What home maintenance issues make us cringe more than mold? Although a lot of information exists on how to notice, treat, and remove mold, we’re answering the questions that matter most to keep your family healthy and your home safe. Roll up your sleeves—we’re about to answer your most pressing questions.
1. How Can I Tell If I Have a Mold Problem?
If you believe mold is growing in your home or building, you’ll be able to tell through visual signs or noticeable smells. Small clusters of green, black, or brown growth are major indicators of mold, in addition to a musty odor. If your home has recently experienced water damage or leaks, it’s more susceptible to mold. However, as soon as you experience water damage, or see or smell mold, you can prevent further growth by removing the moisture and mold as quickly as possible.
2. How Does Mold Enter My Home?
Mold spores feed on dirt, dust, and any organic materials. No matter how meticulous you are about cleaning, every home can bring in mold through ventilation systems, shoes, clothes, pets, building materials, and much more. To lower the risk of activating these spores, it’s important to keep your indoor humidity level below 60%.
3. Where Can Mold Hide?
Every nook, cranny, and humid space is perfect for mold to hide and flourish. While this can happen on the interior and exterior of your home, it’s more common to discover mold in dark unused spaces such as basements, crawl spaces, closets, attics, or under sinks. In less obvious cases, mold can also develop behind wall paper, paneling, and walls. If you can’t see signs of mold, but you can smell a musty odor, it might be time to dive deeper into your water damage history or schedule a professional mold inspection.
4. I Found Mold — What’s Next?
Depending on the extent of the mold growth, the type, the location, and your comfort level, you can treat the mold yourself or consult a professional mold remediation service. While we caution against treating mold yourself, we’ve covered how effective household cleaners are in removing mold and mildew.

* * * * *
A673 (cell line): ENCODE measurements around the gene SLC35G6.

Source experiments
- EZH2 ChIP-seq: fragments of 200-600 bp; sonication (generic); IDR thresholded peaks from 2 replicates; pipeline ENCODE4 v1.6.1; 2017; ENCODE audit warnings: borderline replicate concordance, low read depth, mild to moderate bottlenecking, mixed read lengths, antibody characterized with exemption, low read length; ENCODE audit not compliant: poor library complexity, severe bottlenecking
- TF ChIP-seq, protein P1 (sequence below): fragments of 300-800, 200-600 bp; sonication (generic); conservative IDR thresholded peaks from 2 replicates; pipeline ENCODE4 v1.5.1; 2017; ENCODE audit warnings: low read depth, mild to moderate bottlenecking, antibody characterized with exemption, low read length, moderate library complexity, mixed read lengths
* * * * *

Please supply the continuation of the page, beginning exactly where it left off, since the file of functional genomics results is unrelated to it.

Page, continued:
5. Is It Safe to Clean Mold on My Own?
Depending on the type of mold and how large the area is, it can be possible to clean it yourself. For instance, a small amount of mildew in your shower can be treated with common household cleaners. However, if it looks like toxic black mold or if the growth covers many square feet, it’s best to call a professional mold removal and remediation company. Some household cleaners simply mask the problem or make it worse. Since mold can cause a myriad of health concerns, we always recommend consulting an expert to help completely remove spores.
6. What Health Symptoms Result from Mold Exposure?
Many people don’t consider indoor air quality as a contributing factor for health issues, but this is often the case if mold is present. Mold affects humans and animals in incredibly negative ways, from skin rashes and onset asthma to cognitive issues, immune system suppression, respiratory distress, and inflammation. Additionally, workplace mold exposure is becoming an increasing issue. If you experience these symptoms and believe it may be a result of mold, consult a healthcare professional immediately.
7. How Can I Prevent Mold from Reoccurring?
Mold needs moisture, warmth, and a porous surface to grow—and your home is a prime environment. The easiest way to prevent mold from popping up is to routinely check for leaks, pipe drips, moisture buildup, and other water damage. If given the chance, mold will quickly develop and affect everyone in your home. You can also hire professionals to perform a yearly mold inspection or help repair any water damage.
Know When to Call Mold Remediation Professionals
Handling and cleaning mold on your own is a messy business. What makes it so difficult is completely removing the mold to prevent it from reoccurring. That’s where we step in. As experts in mold, mildew, and water removal, we know how to keep you and your family safe when dealing with a mold issue. Give us a call if you find mold—we’ll be over within two hours to assess the damage and make a plan for removal.